Our top 5 predictions for 2017
The UK boasts many successful smart ticketing schemes outside its capital – such as the Robin Hood Network in Nottingham, Nexus Pop in Tyne and Wear and Bramble on the Glasgow subway. The next step for the ticketing industry is connecting these localised ‘islands’ so that we can move to a truly national (and eventually international) smart ticketing network, as voiced earlier this year by Chris Grayling, the UK Government Transport Secretary.
Could this vision become a reality in 2017, what are the building blocks that need to be achieved and why is smart ticketing so important to the transport industry?
1. Building systems around the evolving needs of passengers.
Passengers and transport operators alike want ticketing to be more flexible, easier and intuitive. By modernising the ticketing process, transport operators will enable passengers to access, purchase and download tickets when convenient to them and offer fare options that are tailored to their individual needs.
Transport operators will consider how to advance multi-modal systems that support different form factors and the vast demographics that they serve; young, old, un-banked, smartphone savvy. ‘Integration’ will be key. How can new and disruptive technologies be incorporated into existing and established systems cost-effectively?
2. Optimising the capabilities of smartphones.
The industry is increasingly embracing the power of smartphone technology. We expect to see additional HCE mobile ticketing pilots following the launch of the Transport for the North HCE pilot in the UK in 2016.
In addition to helping passengers access the benefits of mobile ticketing today – as HCE-based tickets are compatible with the existing smart ticketing infrastructure, saving deployment time and costs – HCE has the potential to transform mobile ticketing apps. As HCE enables a virtual smart card to be stored on a smartphone, it has two key advantages when compared with barcode-based apps:
- It offers a greater level of security
- It works on existing infrastructure.
Rambus Ecebs has received strong interest from transport operators in HCE mobile ticketing, so 2017 could be the year it starts to really gain traction across the UK.
3. Getting to grips with account-based ticketing (ABT).
Without doubt, the buzz around ABT is set to continue. While ABT is not a new concept, it is certainly coming of age. The key appeal for transport operators is transiting from a closed-loop system (where the right to travel or ticket is stored on the smart card or other device) to an open-loop system (where a passenger can use an identifier or token that links to an account held in the backend system). ABT is capable of supporting multiple customer media types, including mobile devices.
Moving from a closed-loop to open-loop system represents a real opportunity for transport operators to reduce costs as deducting payment at the point of travel requires a complex and costly infrastructure to validate and issue tickets or smart cards. ABT removes many of these overheads and ‘opens’ up ticketing systems. Crucially, we see interoperability as the key driver for mass adoption of ABT deployments.
4. The Power of Data.
The travel data collected through smart ticketing is powerful and, at present, underutilised. As transport operators become more familiar with this data there is a desire to fully capture door-to-door travel requirements. For example, does the passenger use a bus, followed by a subway and then a train? Transport operators are beginning to recognise the potential of smart travel data to better understand their passenger needs, which will inform business and operational decisions. A Data Warehouse transforms access to meaningful travel data that can be easily visualised and understood.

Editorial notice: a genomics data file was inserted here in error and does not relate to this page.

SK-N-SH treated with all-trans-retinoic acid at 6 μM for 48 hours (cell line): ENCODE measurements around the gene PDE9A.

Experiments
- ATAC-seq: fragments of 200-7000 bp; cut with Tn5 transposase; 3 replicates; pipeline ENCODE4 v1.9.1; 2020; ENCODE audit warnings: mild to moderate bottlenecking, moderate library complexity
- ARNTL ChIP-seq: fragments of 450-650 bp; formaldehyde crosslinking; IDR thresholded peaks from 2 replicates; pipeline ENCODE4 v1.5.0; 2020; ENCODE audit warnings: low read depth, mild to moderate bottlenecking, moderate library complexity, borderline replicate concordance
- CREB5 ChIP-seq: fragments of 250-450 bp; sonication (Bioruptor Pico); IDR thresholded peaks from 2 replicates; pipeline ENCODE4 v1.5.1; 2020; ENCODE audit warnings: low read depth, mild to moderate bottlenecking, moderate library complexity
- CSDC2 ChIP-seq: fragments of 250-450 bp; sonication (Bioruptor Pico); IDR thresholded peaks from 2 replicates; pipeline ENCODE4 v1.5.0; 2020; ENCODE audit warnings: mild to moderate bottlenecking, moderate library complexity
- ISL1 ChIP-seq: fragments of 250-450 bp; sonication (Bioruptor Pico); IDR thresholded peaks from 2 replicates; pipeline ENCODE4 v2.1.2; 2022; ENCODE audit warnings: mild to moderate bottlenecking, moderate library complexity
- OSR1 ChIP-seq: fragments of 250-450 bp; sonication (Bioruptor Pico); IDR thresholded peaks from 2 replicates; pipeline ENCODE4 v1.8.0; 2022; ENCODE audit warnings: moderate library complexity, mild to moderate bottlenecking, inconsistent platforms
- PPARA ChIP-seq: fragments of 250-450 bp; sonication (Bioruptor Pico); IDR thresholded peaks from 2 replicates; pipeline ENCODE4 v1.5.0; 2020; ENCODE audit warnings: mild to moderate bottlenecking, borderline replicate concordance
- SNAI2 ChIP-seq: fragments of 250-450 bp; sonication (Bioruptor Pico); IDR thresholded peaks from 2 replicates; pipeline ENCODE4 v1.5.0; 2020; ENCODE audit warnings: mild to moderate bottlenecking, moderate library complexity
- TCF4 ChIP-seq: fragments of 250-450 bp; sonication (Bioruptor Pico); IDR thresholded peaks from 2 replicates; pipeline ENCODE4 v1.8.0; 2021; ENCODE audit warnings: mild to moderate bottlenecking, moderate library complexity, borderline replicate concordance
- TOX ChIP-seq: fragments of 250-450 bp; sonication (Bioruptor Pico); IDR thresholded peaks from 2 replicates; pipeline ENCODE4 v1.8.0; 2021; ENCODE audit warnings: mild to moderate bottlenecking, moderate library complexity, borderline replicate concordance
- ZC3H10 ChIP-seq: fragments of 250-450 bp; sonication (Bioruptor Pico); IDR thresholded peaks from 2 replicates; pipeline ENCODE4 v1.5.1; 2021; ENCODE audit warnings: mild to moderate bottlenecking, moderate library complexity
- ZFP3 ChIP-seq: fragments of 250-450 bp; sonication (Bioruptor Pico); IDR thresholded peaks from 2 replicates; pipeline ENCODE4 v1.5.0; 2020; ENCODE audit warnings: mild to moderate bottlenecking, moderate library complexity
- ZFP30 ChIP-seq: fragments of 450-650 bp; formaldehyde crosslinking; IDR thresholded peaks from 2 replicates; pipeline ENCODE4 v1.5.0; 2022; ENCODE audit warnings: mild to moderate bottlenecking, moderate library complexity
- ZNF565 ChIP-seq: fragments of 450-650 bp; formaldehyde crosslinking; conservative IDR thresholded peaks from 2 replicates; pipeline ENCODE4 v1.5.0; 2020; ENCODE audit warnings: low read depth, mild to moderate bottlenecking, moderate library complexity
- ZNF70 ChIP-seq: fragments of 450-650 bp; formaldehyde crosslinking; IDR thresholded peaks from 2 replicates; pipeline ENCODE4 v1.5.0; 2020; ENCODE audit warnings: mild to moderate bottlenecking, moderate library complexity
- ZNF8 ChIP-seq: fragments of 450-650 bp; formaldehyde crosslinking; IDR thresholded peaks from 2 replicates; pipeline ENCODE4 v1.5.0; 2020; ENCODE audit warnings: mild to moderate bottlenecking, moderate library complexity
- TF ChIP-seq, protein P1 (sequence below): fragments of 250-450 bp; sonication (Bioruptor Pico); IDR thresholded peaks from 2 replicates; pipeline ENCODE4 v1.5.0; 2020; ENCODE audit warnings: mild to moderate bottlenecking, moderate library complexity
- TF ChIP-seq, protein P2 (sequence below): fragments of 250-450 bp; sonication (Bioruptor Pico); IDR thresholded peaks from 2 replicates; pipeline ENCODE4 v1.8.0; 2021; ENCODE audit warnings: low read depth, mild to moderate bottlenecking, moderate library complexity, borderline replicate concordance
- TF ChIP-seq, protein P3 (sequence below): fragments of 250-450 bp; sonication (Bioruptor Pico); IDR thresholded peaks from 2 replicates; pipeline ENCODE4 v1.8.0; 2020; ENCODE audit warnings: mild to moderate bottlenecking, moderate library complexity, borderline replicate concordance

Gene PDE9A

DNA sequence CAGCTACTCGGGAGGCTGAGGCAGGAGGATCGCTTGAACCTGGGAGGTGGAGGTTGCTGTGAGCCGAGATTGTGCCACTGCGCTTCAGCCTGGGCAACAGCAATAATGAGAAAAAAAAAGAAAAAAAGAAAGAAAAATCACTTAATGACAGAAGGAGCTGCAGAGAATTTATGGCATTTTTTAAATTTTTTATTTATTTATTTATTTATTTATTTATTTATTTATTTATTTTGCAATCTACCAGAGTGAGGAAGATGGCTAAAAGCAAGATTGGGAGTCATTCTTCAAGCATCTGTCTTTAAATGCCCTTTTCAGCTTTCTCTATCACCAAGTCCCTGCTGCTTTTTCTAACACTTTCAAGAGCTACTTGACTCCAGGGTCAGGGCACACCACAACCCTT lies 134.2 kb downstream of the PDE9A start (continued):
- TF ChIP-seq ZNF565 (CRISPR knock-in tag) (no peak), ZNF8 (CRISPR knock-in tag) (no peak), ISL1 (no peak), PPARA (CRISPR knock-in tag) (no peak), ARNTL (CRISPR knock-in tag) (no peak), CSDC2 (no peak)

Could 2017 be the year transport operators realise the true value of a Data Warehouse in understanding fully their passengers transport journeys and needs?
5. Looking beyond traditional boundaries.
We have long supported the development of smart ticketing open standards. Within the UK, we are a key advocate and contributor to ITSO, and internationally, play a role in the OSPT Alliance. Both bodies are working to develop a standardised ticketing specification that makes traveling seamless and easier, avoids vendor lock-in and promotes commercial partnerships.
Investment to establish a standardized automated fare collection framework will continue throughout 2017. The aim is to help to replicate systems beyond the obvious transport-hubs, such as capital cities, as well as enable new partnerships with commercial vendors that would add value to the passenger, many of whom would be unable to invest in closed-loop, proprietary systems.
2017 will be the year we begin to see the joining up of smart ticketing systems across the UK. The building blocks are being implemented and the value of a smart ticketing infrastructure to support new technologies and generate passenger data is unquestionable.
Discussions, however, are not just focused on the here and now. Long-term evolutions are also emerging as part of today’s ticketing strategies. Beacon technology linked to an ABT system, for example, is seen as an enabler of ‘invisible’ transport barriers – a completely frictionless experience in which the fare is calculated by the operator and paid for by the traveller without any direct interaction from either party. It is unlikely that truly frictionless fare collection will exist in the near-term, but this is just one example that is viewed by many in the industry as inevitable.
If you would like to discuss your transport ticketing challenges and requirements in 2017 and beyond, please contact Rambus Ecebs or join us at Transport Ticketing Global, stand A37, 24 & 25 January 2017.